Minnick is the author of Whiskey Women: The Untold Story of How Women Saved Bourbon, Scotch & Irish Whiskey (2013, $26.95), a new book from Potomac Books, an imprint of the University of Nebraska Press.
While Minnick is based in Louisville, Ky., he has a healthy appreciation for Tennessee whiskey (he calls Corsair Distillery “one of the most innovative distilleries in the country”) and for the women who have played important roles in the craft of alcoholic beverages, starting with Mesopotamian women who made beer in 4,000 B.C.
From Augusta Dickel’s shrewd business move, to the American women who were enlisted to bottle the spirit because they were “more nimble and less clumsy” than men, to the female mind behind the Maker’s Mark red-wax bottle seal, Minnick wrote his new 232-page book because he wanted thought the contributions of such whiskey women deserved their due.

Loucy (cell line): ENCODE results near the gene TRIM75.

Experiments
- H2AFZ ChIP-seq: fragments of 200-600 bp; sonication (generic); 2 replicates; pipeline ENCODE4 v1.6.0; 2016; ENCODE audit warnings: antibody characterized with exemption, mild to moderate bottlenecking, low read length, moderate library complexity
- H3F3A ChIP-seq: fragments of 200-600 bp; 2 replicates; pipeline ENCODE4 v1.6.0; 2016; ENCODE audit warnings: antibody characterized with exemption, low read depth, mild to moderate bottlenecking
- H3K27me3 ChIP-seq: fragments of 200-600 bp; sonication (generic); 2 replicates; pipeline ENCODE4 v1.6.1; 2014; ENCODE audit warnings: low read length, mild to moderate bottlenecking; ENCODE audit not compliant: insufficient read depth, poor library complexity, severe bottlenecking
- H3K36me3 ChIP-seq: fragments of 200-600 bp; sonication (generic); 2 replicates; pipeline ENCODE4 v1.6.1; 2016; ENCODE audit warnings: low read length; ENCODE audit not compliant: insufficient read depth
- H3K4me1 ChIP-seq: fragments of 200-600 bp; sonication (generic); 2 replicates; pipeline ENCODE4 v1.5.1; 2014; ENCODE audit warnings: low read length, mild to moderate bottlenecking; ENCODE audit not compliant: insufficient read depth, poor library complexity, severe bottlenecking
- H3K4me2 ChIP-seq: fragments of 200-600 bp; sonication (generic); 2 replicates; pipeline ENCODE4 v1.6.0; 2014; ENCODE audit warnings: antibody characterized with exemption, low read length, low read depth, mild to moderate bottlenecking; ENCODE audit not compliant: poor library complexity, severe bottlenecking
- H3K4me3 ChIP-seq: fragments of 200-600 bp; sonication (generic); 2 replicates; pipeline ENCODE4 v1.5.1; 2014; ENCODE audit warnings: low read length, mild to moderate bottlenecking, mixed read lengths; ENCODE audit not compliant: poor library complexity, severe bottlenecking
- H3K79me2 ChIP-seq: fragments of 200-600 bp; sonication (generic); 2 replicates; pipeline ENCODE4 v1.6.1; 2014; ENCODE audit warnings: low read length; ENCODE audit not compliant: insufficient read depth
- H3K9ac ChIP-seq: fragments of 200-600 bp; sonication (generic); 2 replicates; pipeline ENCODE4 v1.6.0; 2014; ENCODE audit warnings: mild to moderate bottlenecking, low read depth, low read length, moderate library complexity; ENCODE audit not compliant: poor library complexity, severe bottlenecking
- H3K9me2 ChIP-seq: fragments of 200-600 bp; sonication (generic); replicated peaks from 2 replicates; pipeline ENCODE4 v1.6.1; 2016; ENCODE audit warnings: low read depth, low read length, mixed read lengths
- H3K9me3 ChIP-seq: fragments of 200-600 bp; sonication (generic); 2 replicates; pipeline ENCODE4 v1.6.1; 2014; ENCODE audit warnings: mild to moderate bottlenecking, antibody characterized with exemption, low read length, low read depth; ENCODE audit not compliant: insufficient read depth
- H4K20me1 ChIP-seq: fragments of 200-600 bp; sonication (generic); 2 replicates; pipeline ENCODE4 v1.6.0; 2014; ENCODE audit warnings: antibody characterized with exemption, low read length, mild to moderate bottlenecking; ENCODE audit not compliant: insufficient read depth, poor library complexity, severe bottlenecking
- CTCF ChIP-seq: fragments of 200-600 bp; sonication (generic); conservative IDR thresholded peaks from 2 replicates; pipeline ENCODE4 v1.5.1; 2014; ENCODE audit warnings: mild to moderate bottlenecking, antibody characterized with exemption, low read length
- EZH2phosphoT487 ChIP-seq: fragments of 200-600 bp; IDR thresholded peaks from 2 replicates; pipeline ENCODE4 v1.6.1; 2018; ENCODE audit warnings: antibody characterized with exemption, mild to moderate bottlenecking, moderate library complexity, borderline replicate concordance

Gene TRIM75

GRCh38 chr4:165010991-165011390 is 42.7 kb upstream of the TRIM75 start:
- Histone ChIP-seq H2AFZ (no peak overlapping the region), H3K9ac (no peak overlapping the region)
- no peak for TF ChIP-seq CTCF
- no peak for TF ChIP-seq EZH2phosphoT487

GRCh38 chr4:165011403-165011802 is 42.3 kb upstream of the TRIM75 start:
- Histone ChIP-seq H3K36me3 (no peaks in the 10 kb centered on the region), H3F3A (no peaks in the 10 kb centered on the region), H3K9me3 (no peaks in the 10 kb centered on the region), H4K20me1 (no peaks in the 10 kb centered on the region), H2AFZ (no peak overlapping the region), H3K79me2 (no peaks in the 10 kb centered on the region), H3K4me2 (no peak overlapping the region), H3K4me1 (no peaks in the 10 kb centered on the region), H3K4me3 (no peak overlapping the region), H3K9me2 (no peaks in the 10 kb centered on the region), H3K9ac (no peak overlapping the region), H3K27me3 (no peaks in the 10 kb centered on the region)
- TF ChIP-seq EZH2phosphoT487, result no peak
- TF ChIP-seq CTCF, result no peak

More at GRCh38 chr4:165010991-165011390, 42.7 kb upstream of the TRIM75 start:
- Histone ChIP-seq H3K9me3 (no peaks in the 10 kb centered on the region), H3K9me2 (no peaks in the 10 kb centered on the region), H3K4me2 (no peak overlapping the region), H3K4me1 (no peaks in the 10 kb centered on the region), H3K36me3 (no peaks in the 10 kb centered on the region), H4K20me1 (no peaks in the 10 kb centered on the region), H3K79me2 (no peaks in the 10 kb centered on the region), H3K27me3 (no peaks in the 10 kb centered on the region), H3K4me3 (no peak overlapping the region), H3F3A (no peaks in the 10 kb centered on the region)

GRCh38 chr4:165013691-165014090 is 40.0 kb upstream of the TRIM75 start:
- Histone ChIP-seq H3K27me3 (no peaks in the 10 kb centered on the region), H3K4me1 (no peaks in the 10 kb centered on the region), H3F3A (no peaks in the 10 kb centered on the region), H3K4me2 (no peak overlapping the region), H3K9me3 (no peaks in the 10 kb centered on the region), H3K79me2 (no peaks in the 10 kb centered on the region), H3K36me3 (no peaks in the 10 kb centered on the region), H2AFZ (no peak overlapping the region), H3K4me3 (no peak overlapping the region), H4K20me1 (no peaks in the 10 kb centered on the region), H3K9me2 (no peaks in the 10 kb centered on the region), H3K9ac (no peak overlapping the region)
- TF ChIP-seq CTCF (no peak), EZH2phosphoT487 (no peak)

“There were all these headlines and comments like, ‘Wow, women drink whiskey, too.’ And women have been around whiskey all along. I thought it was sexist,” he says.
Minnick thinks the fairer sex will have the proof (pun intended) that they are being taken seriously when a whiskey is named after one of them, just like Jim Beam, Jack Daniels or Johnnie Walker.
For now, though, Minnick is on a book tour, telling tall tales about bootlegging and distilling and sharing tasting notes. He’ll do so locally on Nov. 7, at the West Nashville Costco, 11 a.m. to 1 p.m. and again at the Brentwood Costco store, Nov. 8, 11 a.m. to 1 p.m.